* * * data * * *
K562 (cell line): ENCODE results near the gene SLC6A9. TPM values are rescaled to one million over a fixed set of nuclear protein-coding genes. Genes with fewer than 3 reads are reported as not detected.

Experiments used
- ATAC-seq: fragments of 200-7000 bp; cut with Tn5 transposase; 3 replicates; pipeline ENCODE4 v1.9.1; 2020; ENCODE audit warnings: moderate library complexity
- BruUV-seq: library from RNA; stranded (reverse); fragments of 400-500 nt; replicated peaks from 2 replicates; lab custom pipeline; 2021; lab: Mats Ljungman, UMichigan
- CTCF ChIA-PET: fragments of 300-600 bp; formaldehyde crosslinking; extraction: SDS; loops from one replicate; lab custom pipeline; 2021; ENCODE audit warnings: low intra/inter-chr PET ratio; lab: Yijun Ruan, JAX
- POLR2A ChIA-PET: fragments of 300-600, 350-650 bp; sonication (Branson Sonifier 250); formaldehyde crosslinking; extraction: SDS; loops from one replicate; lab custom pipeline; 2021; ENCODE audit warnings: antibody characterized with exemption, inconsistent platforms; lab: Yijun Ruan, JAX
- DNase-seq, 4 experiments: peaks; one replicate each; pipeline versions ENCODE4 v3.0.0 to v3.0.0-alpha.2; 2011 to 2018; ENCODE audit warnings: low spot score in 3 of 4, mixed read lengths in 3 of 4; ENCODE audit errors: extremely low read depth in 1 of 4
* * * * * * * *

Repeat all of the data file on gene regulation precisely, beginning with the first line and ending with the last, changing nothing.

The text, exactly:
K562 (cell line): ENCODE results near the gene SLC6A9. TPM values are rescaled to one million over a fixed set of nuclear protein-coding genes. Genes with fewer than 3 reads are reported as not detected.

Experiments used
- ATAC-seq: fragments of 200-7000 bp; cut with Tn5 transposase; 3 replicates; pipeline ENCODE4 v1.9.1; 2020; ENCODE audit warnings: moderate library complexity
- BruUV-seq: library from RNA; stranded (reverse); fragments of 400-500 nt; replicated peaks from 2 replicates; lab custom pipeline; 2021; lab: Mats Ljungman, UMichigan
- CTCF ChIA-PET: fragments of 300-600 bp; formaldehyde crosslinking; extraction: SDS; loops from one replicate; lab custom pipeline; 2021; ENCODE audit warnings: low intra/inter-chr PET ratio; lab: Yijun Ruan, JAX
- POLR2A ChIA-PET: fragments of 300-600, 350-650 bp; sonication (Branson Sonifier 250); formaldehyde crosslinking; extraction: SDS; loops from one replicate; lab custom pipeline; 2021; ENCODE audit warnings: antibody characterized with exemption, inconsistent platforms; lab: Yijun Ruan, JAX
- DNase-seq, 4 experiments: peaks; one replicate each; pipeline versions ENCODE4 v3.0.0 to v3.0.0-alpha.2; 2011 to 2018; ENCODE audit warnings: low spot score in 3 of 4, mixed read lengths in 3 of 4; ENCODE audit errors: extremely low read depth in 1 of 4